SpaceX’s rocket launches have attracted millions of online viewers, but space reporter Robin Seemangal says the best way to watch one is in real life.
“I would say to anybody who has an interest in the future, or an interest in space or science, to go down to Kennedy Space Centre or Cape Canaveral to experience this,” Seemangal, editor-in-chief of Supercluster, tells Inverse. “It's life-changing.”
In his six years covering rocket launches, Seemangal has watched SpaceX transform its reputation and establish itself as a key rocket launch firm. Landing a booster after launch, an idea previously dismissed by observers, is now commonplace; SpaceX completed its first landing in 2015, and last year it landed 23 boosters. Seemangal never gets tired of watching the landings.
“The sonic booms are always startling,” he says. “I've seen them multiple times. I get shocked every time.”
Visiting a rocket launch differs for members of the press — like Seemangal — and members of the public. The Kennedy Space Center, which has hosted 32 of SpaceX’s 122 launches, offers tickets on its website to attend events. Event tickets are typically in addition to daily launch tickets, which at the moment cost $57 for ages 12 and up.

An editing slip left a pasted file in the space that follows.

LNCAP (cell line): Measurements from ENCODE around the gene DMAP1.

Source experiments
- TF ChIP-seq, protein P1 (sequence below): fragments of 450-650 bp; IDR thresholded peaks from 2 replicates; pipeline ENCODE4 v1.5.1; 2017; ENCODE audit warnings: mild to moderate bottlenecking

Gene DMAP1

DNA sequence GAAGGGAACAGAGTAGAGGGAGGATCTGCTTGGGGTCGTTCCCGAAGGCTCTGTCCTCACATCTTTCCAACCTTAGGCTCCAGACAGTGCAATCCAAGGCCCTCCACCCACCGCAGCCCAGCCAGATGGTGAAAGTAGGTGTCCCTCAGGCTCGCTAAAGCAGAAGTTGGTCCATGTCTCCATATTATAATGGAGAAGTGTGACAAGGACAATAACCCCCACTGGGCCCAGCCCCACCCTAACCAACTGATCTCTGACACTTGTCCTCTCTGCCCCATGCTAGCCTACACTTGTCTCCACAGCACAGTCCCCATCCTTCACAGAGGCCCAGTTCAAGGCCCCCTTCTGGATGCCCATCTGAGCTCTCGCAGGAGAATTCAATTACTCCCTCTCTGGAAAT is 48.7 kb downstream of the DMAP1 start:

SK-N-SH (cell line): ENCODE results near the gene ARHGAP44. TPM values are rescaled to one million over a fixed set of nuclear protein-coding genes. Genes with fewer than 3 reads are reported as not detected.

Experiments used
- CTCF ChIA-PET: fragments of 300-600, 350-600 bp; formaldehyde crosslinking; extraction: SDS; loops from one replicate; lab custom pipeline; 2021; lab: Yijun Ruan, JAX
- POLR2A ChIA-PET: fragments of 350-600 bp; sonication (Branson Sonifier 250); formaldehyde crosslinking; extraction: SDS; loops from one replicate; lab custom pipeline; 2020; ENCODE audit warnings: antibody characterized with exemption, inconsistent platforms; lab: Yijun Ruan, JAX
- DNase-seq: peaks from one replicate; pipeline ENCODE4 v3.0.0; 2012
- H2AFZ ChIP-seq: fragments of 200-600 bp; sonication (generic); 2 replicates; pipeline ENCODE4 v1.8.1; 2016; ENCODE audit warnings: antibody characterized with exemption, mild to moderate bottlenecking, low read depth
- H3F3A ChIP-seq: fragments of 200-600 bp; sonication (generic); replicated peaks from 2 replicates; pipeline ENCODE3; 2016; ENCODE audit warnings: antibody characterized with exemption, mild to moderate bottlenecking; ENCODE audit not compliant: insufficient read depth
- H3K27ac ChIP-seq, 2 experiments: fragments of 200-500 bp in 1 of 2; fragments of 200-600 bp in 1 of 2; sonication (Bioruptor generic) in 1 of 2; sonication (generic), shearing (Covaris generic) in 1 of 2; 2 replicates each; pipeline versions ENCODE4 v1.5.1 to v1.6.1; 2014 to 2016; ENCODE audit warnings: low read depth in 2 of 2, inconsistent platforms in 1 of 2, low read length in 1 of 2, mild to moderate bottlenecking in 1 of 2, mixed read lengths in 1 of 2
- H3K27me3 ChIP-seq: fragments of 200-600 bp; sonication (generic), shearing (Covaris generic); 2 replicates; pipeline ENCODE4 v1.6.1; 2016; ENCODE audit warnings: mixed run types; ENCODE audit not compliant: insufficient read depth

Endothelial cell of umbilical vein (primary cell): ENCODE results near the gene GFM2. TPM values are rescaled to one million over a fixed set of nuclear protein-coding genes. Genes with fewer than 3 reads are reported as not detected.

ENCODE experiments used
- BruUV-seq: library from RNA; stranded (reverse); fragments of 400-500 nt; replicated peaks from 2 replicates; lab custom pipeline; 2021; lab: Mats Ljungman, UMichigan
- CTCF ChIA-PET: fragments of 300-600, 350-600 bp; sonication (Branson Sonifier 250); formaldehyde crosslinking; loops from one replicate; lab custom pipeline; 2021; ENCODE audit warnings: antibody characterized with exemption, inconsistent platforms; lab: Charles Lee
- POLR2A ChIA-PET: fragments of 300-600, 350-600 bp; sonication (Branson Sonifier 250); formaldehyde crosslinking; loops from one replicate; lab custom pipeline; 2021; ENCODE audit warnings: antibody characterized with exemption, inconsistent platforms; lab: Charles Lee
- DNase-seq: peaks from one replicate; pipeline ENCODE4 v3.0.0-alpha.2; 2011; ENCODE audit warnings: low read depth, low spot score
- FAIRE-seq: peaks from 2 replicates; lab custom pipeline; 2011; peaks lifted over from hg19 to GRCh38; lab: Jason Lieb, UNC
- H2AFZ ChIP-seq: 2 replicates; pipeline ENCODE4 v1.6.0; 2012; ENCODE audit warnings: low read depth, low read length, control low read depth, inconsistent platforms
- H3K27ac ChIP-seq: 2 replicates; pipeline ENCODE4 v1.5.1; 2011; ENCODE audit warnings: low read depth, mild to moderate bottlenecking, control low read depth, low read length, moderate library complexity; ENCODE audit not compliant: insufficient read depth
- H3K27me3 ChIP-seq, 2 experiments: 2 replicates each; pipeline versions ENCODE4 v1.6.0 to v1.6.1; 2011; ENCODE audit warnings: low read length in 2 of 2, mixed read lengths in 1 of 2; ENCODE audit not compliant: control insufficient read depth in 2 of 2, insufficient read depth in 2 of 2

SpaceX’s Crew-2 launch, currently scheduled for April 23, gives an example of how these event tickets are structured. The mission will launch four astronauts to the International Space Station using a Falcon 9 rocket and a Crew Dragon capsule. Attendees interested in watching the event can choose from one of three packages:
- The Feel the Heat package. This $195 package includes two-day admission to the visitor complex, meal, souvenirs, and the chance to watch the launch from the Apollo/Saturn V Center around 3.9 miles (6.3 kilometers) from the pad.
- The Feel the Fun package. This $115 ticket comes with all of the above, except the viewing takes place at the Space Shuttle Atlantis North Lawn around 7.5 miles (12 kilometers) away from the launch pad.
- The Main Visitor Complex package. This $75 ticket comes with a launch lithograph, two-day admission to the visitor complex, and viewing from the Atlantis South Lot around 7.5 miles (12 kilometers) away from the launch pad.
But getting the ticket is just the beginning. Fans will need to prepare for obstacles and delays from the unlikeliest of sources — perhaps even from nail polish.
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